We can see all of the benefits mobile devices can contribute to a lesson, so why not include them in the classroom? We know that our students use them everyday and it’s high time that we harness their capabilities as a use for learning. They will need their mobile devices in order to develop 21st century skills that they will need in the workforce later on, so we should start using them as early as possible. As long as we do this in a well-planned and orchestrated way, I can see nothing but a positive outcome.

Sources

Ash, K. (2010, October 15). Educators Explore How to Use GPS for Teaching. Retrieved February 02, 2016, from http://www.edweek.org/dd/articles/2010/10/20/01gps.h04.html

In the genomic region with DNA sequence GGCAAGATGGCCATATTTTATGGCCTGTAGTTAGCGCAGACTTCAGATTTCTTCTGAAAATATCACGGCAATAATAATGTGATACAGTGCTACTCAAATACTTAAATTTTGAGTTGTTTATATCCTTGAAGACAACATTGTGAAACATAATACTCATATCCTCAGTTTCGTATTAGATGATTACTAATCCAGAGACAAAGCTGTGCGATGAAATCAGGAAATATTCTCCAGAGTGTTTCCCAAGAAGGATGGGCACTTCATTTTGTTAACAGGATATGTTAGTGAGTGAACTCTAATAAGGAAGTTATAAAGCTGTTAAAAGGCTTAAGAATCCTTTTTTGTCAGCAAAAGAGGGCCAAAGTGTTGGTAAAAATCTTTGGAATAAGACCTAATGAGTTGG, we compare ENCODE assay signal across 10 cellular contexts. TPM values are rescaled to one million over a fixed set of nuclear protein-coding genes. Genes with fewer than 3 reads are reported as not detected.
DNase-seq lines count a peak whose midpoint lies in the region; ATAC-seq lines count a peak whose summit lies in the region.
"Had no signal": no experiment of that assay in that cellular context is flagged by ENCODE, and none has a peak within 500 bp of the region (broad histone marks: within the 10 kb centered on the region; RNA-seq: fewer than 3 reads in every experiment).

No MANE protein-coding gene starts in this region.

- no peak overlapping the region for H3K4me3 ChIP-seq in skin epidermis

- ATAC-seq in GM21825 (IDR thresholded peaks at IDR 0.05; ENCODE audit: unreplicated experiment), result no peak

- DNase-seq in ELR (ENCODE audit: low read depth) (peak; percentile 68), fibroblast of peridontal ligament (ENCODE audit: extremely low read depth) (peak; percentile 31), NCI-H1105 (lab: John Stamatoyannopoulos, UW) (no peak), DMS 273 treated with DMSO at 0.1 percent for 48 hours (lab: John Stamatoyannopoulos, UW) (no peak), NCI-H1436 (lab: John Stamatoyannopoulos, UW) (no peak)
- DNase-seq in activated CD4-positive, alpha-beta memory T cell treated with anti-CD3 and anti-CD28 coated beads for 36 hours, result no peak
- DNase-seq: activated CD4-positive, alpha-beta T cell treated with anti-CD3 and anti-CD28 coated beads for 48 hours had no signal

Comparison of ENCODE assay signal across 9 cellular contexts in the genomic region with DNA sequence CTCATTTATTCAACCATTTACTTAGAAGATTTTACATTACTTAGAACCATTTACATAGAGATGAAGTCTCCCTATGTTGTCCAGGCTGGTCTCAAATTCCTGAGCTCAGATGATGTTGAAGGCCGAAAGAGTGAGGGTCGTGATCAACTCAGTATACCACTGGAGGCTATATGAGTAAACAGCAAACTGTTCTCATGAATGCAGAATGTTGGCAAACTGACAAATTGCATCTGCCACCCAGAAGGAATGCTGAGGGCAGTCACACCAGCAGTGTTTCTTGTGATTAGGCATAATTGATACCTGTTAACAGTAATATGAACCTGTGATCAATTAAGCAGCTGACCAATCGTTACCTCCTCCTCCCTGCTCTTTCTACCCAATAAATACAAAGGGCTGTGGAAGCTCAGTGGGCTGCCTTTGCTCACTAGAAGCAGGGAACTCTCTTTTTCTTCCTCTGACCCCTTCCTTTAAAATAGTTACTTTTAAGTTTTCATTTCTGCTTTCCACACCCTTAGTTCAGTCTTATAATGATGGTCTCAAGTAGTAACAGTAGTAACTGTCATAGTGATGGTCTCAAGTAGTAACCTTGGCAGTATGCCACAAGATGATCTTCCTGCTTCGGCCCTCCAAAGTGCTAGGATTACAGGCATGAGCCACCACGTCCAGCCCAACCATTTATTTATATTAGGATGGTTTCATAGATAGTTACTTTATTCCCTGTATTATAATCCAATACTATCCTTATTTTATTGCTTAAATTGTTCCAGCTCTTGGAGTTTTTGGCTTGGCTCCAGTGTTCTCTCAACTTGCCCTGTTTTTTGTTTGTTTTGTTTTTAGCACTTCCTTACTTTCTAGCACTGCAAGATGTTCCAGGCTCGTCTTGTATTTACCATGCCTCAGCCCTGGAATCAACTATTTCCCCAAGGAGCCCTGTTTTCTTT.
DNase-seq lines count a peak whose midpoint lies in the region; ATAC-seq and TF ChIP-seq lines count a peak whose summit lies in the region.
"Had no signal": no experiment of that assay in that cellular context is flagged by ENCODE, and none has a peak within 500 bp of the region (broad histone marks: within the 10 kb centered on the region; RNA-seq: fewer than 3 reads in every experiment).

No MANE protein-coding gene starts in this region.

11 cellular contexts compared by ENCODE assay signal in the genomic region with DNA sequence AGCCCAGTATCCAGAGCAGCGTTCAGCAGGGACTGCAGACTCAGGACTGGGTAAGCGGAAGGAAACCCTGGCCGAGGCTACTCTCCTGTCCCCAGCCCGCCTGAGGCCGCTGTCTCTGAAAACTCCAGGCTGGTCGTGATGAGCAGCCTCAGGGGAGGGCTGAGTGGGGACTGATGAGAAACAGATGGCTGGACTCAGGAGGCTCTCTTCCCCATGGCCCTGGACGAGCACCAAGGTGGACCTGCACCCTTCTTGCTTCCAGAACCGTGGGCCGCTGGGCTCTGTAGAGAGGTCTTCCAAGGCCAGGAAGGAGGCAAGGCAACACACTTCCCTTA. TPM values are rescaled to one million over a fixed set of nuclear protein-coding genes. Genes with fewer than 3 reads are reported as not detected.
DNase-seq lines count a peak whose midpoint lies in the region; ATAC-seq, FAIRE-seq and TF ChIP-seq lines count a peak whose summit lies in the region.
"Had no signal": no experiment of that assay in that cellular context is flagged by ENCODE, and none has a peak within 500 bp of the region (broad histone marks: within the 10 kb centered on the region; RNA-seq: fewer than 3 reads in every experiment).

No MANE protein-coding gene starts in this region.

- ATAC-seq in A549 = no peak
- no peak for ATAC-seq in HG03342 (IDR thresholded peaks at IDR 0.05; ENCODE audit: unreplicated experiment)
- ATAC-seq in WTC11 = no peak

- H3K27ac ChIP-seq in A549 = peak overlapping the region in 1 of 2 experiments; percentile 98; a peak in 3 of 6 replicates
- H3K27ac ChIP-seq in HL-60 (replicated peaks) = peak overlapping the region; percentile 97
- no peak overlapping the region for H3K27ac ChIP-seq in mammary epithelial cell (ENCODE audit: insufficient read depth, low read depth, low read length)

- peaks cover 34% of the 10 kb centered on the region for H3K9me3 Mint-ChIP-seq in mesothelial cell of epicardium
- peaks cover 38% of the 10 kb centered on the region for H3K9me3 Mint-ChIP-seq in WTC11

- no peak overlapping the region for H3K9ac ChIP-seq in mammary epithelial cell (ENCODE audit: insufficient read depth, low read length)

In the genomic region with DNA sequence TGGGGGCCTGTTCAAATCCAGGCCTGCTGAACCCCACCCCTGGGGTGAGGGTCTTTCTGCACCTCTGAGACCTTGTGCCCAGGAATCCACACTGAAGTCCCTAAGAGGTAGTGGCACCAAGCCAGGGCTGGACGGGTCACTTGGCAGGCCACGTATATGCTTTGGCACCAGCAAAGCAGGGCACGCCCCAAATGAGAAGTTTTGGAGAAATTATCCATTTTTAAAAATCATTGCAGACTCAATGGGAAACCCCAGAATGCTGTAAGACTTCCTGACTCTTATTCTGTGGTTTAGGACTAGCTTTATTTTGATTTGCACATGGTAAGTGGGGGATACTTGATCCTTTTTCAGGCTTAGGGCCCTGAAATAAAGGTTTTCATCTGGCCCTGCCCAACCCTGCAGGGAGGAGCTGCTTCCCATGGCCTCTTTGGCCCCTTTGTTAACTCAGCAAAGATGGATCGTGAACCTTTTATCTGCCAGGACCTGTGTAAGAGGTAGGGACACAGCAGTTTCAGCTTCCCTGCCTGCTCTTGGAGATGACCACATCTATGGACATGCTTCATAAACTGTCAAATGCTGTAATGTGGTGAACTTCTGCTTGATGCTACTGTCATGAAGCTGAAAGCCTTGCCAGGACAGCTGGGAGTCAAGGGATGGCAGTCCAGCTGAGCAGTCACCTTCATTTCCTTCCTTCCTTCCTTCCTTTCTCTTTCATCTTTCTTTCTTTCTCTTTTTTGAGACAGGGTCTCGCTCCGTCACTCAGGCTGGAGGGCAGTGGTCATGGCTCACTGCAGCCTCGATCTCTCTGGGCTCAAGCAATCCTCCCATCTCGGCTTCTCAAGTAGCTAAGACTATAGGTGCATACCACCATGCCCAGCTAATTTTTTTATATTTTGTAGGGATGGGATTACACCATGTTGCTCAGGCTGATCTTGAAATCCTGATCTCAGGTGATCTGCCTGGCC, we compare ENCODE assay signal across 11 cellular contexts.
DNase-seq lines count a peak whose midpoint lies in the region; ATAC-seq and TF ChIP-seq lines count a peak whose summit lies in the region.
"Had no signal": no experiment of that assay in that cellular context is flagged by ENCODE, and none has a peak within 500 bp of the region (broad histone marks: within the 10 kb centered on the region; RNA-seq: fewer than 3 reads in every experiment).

Hardison, J. (2013, January 07). 44 Smart Ways to Use Smartphones in Class (Part 1) – Getting Smart by @JohnHardison1 -. Retrieved February 02, 2016, from http://gettingsmart.com/2013/01/part-1-44-smart-ways-to-use-smartphones-in-class/

Ormiston, M. (n.d.). How to Use Cell Phones as Learning Tools. Retrieved February 02, 2016, from http://www.teachhub.com/how-use-cell-phones-learning-tools

Sinha, R. (2013, May 15). Integrating Mobile Technology into the Classroom. Retrieved February 02, 2016, from http://edtechreview.in/trends-insights/insights/330-mobile-technology-in-classroom